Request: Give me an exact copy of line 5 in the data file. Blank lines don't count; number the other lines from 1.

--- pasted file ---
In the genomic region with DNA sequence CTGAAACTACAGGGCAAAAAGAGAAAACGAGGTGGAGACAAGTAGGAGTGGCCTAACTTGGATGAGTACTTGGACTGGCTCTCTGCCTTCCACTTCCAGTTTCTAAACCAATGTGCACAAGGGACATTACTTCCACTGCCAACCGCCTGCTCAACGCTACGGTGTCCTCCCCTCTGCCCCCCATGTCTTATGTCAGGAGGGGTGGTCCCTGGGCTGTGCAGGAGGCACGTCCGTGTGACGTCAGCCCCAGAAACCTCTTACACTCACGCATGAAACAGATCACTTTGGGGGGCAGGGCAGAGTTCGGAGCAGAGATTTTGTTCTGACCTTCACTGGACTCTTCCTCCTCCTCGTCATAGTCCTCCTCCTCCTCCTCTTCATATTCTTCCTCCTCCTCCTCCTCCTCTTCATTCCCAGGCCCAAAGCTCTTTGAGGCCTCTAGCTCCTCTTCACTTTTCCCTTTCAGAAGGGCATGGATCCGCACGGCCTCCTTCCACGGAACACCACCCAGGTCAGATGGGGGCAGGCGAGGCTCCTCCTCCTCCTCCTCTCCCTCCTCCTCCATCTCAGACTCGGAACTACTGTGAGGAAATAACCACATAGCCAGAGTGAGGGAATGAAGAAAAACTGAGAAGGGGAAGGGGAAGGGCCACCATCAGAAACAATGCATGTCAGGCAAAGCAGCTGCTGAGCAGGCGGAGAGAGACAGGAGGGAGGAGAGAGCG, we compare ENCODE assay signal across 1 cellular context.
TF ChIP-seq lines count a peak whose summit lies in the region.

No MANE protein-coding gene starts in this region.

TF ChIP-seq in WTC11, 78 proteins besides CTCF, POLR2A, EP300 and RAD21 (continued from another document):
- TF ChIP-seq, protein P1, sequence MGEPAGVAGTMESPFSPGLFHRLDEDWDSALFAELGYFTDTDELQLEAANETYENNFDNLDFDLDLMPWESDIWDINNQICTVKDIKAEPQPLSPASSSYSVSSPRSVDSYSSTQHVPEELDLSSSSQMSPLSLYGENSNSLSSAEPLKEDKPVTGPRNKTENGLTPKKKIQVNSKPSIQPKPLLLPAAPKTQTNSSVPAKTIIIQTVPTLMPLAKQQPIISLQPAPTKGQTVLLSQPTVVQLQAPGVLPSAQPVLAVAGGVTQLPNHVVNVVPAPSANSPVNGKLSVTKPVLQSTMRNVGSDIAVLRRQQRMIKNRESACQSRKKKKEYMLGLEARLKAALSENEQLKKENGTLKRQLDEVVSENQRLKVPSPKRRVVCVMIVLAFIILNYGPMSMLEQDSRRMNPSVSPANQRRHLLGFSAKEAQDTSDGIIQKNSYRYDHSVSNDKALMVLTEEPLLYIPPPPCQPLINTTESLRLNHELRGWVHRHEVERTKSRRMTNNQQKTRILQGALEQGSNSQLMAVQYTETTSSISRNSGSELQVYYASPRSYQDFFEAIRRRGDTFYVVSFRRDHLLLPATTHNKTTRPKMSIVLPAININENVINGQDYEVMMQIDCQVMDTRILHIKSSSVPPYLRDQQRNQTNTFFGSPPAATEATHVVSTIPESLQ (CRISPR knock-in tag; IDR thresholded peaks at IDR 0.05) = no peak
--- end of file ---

- TF ChIP-seq, protein P1, sequence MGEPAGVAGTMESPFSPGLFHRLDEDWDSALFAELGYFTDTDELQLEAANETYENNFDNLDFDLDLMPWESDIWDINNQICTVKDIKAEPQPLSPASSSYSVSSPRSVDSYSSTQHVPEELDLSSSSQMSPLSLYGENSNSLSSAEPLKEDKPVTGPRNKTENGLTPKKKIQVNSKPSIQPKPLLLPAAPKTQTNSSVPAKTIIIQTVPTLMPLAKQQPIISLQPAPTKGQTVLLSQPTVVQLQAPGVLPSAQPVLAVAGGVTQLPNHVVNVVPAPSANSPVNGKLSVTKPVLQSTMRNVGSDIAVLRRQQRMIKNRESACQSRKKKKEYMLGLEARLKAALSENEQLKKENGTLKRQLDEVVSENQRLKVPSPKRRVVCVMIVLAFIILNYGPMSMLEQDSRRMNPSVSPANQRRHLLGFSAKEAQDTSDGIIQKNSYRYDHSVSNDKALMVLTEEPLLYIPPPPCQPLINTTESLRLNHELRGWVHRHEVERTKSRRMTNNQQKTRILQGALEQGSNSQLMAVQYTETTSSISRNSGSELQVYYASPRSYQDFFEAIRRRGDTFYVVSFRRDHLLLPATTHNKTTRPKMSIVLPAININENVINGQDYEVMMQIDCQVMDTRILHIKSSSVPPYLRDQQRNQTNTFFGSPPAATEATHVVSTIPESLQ (CRISPR knock-in tag; IDR thresholded peaks at IDR 0.05) = no peak